BDP troubled by 2013 backlash

SHARE   |   Monday, 16 October 2017   |   By Ditiro Motlhabane 
Balopi Balopi

Even as the opposition falters, the ruling Botswana Democratic Party (BDP) is not about to become complacent or leave anything to chance as shown by a swift central committee decision on Monday to postpone party primary elections that were scheduled for October 21. Announcing the indefinite postponement of Bulela Ditswe on Tuesday, BDP Secretary General Mpho Balopi, said the decision was made to allow for determination of an appeal challenging participation of civil servants in internal party primary elections. Balopi also revealed that out of the 18 opposition held constituencies where the BDP was planning to conduct primary elections in two weeks, seven have agreed on consensus candidates. These are Selibe-Phikwe West, Tlokweng, Gaborone North, Gaborone Central, Goodhope-Mabule, Bonnington North and Kanye South. What Balopi did not tell the public is that BDP desperately wants to block civil servants participation in Bulela Ditswe because of embarrassing losses suffered by no less than five sitting cabinet ministers in 2013 primary elections. That loss was largely attributed to disgruntled civil servants who had vowed to punish cabinet ministers for failing to support them in the infamous 2011 public sector strike. To support the prohibition, BDP deputy Secretary General Shaw Kgathi has filed an affidavit supporting the appeal led by Permanent Secretary to the President, Carter Morupisi. Cabinet ministers who were defeated in the first phase of Bulela Ditswe 2013 held North of Dibete included then Foreign Affairs minister Phandu Skelemani who lost to Buti Billy in Francistown East, Lebonaamang Mokalake lost to Sethomo Lelatisitswe in Boteti East, Frank Ramsden lost to Costantinos Markus in Maun East, Dr Gloria Somolekae lost to Kefentse Mzwinila in Mmadinare while the then Minister of Defence, Justice and Security Ramadeluka Seretse was defeated by Kgotla Autlwetse in Serowe North West. Soon thereafter, the BDP gained access to the Government employee roll to compare with their voters' rolls for various primary elections. The party discovered that there were more than 32 000 civil servants on the BDP membership roll. To avoid further upsets in the second phase of Bulela Ditswe 2013 south of Dibete, the then PSP Eric Molale issued a directive in November 2013 blocking civil servants from participating in party primary elections. His argument was that such participation amounted to political activism. Notwithstanding the moratorium in primary elections, the BDP suffered a huge loss of popular voter at the 2014 general elections, dropping to just 47%.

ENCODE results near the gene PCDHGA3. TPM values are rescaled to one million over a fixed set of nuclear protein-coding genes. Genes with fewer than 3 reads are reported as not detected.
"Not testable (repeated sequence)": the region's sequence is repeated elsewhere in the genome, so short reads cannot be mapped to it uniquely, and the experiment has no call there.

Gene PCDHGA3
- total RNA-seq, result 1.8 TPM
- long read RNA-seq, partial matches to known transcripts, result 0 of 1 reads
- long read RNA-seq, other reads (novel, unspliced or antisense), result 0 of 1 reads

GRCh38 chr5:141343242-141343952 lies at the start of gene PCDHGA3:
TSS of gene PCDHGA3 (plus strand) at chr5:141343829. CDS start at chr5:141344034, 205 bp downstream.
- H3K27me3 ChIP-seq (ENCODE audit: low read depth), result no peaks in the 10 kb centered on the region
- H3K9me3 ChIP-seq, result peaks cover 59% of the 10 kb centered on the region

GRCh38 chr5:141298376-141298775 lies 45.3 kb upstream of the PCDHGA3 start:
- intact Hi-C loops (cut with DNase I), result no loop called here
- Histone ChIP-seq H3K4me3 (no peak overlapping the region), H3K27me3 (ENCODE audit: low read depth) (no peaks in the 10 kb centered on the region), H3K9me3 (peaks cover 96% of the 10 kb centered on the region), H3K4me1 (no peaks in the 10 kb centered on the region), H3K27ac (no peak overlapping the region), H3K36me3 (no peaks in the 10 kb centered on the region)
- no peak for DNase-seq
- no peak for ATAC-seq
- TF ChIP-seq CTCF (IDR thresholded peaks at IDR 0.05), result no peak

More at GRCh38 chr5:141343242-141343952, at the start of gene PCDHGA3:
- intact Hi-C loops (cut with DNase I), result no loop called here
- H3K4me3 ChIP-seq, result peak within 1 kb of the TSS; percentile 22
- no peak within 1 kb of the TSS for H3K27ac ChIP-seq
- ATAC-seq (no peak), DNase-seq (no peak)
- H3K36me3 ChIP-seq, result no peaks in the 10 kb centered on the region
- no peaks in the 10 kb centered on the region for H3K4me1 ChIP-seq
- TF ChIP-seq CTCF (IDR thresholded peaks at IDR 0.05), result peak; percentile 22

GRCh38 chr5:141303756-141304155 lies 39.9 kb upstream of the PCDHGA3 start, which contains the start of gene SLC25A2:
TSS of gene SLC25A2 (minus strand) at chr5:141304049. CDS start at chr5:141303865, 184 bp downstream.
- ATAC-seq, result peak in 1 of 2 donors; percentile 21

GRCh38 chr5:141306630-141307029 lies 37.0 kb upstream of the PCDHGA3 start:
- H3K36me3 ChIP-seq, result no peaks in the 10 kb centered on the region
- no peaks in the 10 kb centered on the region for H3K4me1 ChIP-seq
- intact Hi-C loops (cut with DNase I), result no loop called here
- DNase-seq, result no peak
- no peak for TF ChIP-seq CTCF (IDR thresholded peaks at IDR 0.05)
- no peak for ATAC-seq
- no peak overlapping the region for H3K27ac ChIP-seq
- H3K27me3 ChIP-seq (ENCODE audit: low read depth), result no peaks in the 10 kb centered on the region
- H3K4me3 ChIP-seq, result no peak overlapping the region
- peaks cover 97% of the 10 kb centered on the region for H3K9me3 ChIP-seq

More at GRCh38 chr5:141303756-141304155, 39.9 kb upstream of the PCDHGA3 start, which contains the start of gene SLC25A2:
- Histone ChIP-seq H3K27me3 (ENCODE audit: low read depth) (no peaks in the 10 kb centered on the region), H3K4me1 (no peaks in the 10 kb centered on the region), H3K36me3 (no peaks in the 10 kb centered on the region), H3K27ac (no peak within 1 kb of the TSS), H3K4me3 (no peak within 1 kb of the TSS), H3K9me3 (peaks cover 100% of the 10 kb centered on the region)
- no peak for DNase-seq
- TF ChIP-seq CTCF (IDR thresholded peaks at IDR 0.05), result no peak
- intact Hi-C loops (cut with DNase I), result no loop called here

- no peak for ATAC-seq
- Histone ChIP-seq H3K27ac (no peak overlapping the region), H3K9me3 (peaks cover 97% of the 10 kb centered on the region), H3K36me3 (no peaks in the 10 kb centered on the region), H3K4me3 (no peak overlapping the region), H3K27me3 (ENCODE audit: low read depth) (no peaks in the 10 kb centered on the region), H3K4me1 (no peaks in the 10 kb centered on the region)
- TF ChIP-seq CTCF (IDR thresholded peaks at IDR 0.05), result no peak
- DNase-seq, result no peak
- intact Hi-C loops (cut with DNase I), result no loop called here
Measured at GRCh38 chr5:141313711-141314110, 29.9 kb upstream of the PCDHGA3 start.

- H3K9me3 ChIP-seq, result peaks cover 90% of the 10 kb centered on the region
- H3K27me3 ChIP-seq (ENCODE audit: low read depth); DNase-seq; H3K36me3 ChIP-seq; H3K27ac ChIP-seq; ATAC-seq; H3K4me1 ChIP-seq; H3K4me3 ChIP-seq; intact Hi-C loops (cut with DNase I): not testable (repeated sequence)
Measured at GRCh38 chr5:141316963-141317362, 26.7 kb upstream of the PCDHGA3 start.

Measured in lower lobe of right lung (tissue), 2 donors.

The appeal over participation of public servants in party primaries, to which Deputy Secretary General of the BDP Shaw Kgathi has deposed a supporting affidavit, is set for hearing in the application session of the Court of Appeal, which starts on November 10 with judgment only expected in early 2018. The suggestion for a postponement was first made by Justice Isaac Lesetedi two weeks ago when ruling over a request by the state for an expedited appeal, saying there is no harm that could be suffered if political parties could delay holding primary elections until court decides on the matter. Government and the BDP want the CoA to overturn the decision of Justice Modiri Letsididi, who on July 27 ruled that public officers are free to vote in political party primary elections. The appellants argue that voting in primary elections amounts to political activism and participation in partisan politics, which is prohibited by the Public Service Act and the General Orders. Government's other ground of appeal is that NALCGPWU does not have a legal standing to bring the interpretation of the Public Service Act (Section 5(5)(b))to court on behalf of its members. They contend that only individual employees of the public service enjoy such a legal right, not their trade unions. In an answering affidavit, NALCGPWU National organising secretary, Johnson Motshwarakgole says the proper interpretation of the provisions that bear on the terms and conditions of employment of public officers, is undoubtedly an issue which a recognised trade union such as his has an interest in. According to Motshwarakgole, there is nothing in the language of Section 5(5)(b) which suggests that civil servants are prohibited from voting in primary elections. He dismisses the appeal, saying it was not made in the public interest but for nefarious purpose of trying to protect cabinet ministers from public officers voting in favour of their opponents. He said the PSP will not suffer any harm if the appeal is heard in the normal cause in view of the fact that prior to the outcome of the first phase of Bulela Ditswe in 2013, where several cabinet ministers were defeated there was never any doubt about entitlement of public officers to vote in primary elections. "This is despite the fact that both the PSA and General Orders have always prohibited active political participation. It is unclear why PSP has not availed themselves of the remedy of stay of execution. The applicants have scanty prospects of success on appeal," said Motshwarakgole. 



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